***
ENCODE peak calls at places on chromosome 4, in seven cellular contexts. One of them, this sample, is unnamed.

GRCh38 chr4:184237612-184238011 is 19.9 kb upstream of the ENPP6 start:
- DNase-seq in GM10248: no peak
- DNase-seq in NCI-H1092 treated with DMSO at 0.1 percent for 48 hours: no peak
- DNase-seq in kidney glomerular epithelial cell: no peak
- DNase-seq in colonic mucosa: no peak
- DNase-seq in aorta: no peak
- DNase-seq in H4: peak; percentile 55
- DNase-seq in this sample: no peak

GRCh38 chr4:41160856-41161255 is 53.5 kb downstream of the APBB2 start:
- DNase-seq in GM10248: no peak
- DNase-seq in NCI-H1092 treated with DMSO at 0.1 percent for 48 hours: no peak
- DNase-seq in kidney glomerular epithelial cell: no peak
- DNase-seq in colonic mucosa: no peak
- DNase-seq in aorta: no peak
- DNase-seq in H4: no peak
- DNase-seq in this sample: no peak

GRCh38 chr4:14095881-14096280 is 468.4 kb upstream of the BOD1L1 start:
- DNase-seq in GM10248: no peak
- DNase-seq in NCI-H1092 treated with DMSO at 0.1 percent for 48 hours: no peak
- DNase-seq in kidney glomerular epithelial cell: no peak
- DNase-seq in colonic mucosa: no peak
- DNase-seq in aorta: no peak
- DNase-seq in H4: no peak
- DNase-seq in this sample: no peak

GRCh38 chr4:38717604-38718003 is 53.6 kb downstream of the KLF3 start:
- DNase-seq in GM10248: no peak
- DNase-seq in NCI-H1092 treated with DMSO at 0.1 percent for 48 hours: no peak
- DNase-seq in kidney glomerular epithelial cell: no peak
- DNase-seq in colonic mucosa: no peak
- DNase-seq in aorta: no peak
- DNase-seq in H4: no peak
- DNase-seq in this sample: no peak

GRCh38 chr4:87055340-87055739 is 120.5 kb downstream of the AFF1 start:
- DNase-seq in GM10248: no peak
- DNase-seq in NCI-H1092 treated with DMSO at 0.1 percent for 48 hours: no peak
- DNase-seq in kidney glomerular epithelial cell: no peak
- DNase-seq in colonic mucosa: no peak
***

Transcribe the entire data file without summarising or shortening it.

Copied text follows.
ENCODE peak calls at places on chromosome 4, in seven cellular contexts. One of them, this sample, is unnamed.

GRCh38 chr4:184237612-184238011 is 19.9 kb upstream of the ENPP6 start:
- DNase-seq in GM10248: no peak
- DNase-seq in NCI-H1092 treated with DMSO at 0.1 percent for 48 hours: no peak
- DNase-seq in kidney glomerular epithelial cell: no peak
- DNase-seq in colonic mucosa: no peak
- DNase-seq in aorta: no peak
- DNase-seq in H4: peak; percentile 55
- DNase-seq in this sample: no peak

GRCh38 chr4:41160856-41161255 is 53.5 kb downstream of the APBB2 start:
- DNase-seq in GM10248: no peak
- DNase-seq in NCI-H1092 treated with DMSO at 0.1 percent for 48 hours: no peak
- DNase-seq in kidney glomerular epithelial cell: no peak
- DNase-seq in colonic mucosa: no peak
- DNase-seq in aorta: no peak
- DNase-seq in H4: no peak
- DNase-seq in this sample: no peak

GRCh38 chr4:14095881-14096280 is 468.4 kb upstream of the BOD1L1 start:
- DNase-seq in GM10248: no peak
- DNase-seq in NCI-H1092 treated with DMSO at 0.1 percent for 48 hours: no peak
- DNase-seq in kidney glomerular epithelial cell: no peak
- DNase-seq in colonic mucosa: no peak
- DNase-seq in aorta: no peak
- DNase-seq in H4: no peak
- DNase-seq in this sample: no peak

GRCh38 chr4:38717604-38718003 is 53.6 kb downstream of the KLF3 start:
- DNase-seq in GM10248: no peak
- DNase-seq in NCI-H1092 treated with DMSO at 0.1 percent for 48 hours: no peak
- DNase-seq in kidney glomerular epithelial cell: no peak
- DNase-seq in colonic mucosa: no peak
- DNase-seq in aorta: no peak
- DNase-seq in H4: no peak
- DNase-seq in this sample: no peak

GRCh38 chr4:87055340-87055739 is 120.5 kb downstream of the AFF1 start:
- DNase-seq in GM10248: no peak
- DNase-seq in NCI-H1092 treated with DMSO at 0.1 percent for 48 hours: no peak
- DNase-seq in kidney glomerular epithelial cell: no peak
- DNase-seq in colonic mucosa: no peak